Years ago, I read an article about a psychologist who worked with athletes to overcome the mental hurdles that hindered success in their sports. He told the story of a pitcher who fell apart after missed pitches or when batters hit home runs. He'd throw wild pitches, hit batters, or toss perfectly hittable pitches. The psychologist decided to take him out to a baseball field, give him two baseballs to hold in one hand, and ask him to throw a strike.
Obviously, the pitcher couldn't do it.
The lesson was this: You can't throw a strike if you're still holding on to your last pitch. You have to let it go.
The lesson applies to scenarios far beyond the baseball field. If you’ve ever set a goal and didn’t reach it, you’ve had two choices. You could carry your failure with you or leave it at the finish line. You could absorb the lessons and forget the outcome, or drag the results like a weight.
Whether you’re an amateur or a pro, the ability to extract lessons from a poor performance, and then move on, are the hallmarks of continued success. Very few people have an amazing first try. Almost everybody, even those with boatloads of experience, has had an awful performance. Actors forget their lines, dieters binge, and runners walk across the finish line. It happens. So it happened. What now?
Ask yourself this question: “What good can come from this?” How can you use negative experience to your advantage the next time you’re faced with a similar challenge? Your job as a successful person is to pry deep inside the shell of disappointment and expectation to find your little pearl. Did you make up lines instead and make the audience roll in the aisles? Ha! You acted at acting! Well played! Did an old flame call and fuel the fire of an emotional binge? You’re smart to have deleted the phone number and tossed the junk food. Did you finish your race despite having a bad night’s sleep or an upset stomach? Indeed, you’re tougher than you thought.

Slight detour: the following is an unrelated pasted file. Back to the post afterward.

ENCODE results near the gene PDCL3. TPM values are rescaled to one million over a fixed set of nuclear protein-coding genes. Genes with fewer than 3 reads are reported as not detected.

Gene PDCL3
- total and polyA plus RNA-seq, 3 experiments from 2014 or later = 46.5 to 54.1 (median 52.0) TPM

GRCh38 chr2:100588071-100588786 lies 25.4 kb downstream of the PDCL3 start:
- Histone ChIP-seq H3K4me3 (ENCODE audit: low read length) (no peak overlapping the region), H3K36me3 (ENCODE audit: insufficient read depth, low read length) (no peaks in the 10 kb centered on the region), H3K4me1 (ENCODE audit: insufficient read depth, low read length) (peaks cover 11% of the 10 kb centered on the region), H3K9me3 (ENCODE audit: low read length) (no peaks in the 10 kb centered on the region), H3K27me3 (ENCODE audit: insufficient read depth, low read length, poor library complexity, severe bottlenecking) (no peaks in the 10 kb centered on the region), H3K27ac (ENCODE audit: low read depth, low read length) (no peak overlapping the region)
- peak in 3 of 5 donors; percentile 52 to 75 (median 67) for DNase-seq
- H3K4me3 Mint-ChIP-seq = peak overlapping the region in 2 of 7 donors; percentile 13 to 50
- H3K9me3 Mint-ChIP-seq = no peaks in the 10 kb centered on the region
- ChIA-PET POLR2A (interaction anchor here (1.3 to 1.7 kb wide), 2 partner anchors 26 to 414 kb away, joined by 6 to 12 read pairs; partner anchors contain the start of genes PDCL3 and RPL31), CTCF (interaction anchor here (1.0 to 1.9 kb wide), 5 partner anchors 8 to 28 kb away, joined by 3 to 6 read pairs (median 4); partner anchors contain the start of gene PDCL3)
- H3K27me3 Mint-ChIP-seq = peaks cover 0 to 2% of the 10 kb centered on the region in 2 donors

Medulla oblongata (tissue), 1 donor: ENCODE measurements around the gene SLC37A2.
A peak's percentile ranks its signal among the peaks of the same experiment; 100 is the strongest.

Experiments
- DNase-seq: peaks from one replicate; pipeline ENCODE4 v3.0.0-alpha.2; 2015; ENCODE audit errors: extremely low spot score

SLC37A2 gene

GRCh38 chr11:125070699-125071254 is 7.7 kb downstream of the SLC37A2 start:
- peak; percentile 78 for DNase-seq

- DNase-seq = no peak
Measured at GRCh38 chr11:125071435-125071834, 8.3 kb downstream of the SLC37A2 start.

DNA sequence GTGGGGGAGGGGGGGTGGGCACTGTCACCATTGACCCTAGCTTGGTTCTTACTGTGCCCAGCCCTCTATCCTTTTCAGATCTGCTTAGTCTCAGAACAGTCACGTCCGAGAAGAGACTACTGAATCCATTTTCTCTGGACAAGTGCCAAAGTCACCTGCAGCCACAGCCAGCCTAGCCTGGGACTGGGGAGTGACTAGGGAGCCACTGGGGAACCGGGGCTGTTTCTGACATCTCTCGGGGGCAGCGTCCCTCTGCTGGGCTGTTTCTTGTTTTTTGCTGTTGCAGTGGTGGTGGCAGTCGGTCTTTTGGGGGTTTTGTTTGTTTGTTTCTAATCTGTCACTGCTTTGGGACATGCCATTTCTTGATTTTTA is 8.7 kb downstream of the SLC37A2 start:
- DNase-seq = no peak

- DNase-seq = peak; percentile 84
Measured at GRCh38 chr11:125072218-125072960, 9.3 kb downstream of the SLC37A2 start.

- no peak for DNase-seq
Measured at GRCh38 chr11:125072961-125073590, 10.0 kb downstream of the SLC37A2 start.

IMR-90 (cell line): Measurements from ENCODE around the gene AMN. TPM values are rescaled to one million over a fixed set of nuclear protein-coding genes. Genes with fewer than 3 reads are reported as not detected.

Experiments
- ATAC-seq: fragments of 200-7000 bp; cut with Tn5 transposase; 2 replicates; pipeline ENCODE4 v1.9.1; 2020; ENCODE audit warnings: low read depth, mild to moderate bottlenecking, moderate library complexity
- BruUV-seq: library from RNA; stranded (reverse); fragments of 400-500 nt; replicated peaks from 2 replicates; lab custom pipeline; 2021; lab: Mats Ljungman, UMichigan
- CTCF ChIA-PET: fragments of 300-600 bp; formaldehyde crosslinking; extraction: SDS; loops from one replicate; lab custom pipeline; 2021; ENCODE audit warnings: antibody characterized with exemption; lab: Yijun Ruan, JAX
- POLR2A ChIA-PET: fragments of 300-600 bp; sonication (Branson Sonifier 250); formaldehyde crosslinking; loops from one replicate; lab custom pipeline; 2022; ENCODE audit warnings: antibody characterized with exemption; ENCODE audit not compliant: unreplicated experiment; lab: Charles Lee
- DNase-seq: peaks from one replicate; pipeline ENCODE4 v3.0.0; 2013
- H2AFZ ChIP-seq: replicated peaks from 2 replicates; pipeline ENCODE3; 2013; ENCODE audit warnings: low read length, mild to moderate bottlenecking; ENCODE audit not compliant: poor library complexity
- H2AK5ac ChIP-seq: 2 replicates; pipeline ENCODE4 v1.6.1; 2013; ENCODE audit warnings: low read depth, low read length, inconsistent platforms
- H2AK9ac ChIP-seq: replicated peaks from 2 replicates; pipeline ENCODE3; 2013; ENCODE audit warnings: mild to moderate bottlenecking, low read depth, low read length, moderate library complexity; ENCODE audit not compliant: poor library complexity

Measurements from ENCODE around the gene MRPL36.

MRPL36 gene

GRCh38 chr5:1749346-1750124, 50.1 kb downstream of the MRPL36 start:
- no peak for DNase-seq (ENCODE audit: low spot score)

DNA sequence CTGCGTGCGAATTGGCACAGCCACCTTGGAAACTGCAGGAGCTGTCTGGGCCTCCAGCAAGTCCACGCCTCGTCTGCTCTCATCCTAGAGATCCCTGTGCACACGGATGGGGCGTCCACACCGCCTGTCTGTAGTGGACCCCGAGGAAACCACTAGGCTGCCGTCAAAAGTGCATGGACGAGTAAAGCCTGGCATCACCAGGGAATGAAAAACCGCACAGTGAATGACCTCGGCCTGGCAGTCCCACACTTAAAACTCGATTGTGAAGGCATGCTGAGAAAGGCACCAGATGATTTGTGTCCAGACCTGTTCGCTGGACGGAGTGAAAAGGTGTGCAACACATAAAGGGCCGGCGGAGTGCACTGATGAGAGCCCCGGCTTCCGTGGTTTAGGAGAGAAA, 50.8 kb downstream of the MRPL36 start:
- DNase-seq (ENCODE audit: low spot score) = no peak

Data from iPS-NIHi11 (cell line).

When you can accept the value of all experience, both positive and negative, you carry the lessons with you. Your life broadens. Your life experience becomes a textbook of resilience. You take control of the next similar situation. The actor knows to practice his lines, learn them from the inside out. The dieter knows he shouldn’t answer phone calls from people who cause pain. He vows to turn off the phone and go for a slow, relaxing walk instead. The runner knows she must sleep well if she wants to run fast. She’s diligent about an early pre-race bedtime.
If you stumble (and you will), get up again. You might stumble again. Get up again. There is a Japanese proverb that says, “Fall down seven times, get up eight.” This is resilience. This is in you. You might have failed yesterday, or you might fail tomorrow. The most important thing you can do is to try again. Get up. Dig deep. Crack through the shell of defeat and self-deprecation to extract the value of your experience. Live your life stronger than yesterday. Release yourself from the negative experiences that drag you and prevent success, but hold on to what you learned. When you free yourself from the results of negative experience, you open yourself to a world in which all things are possible.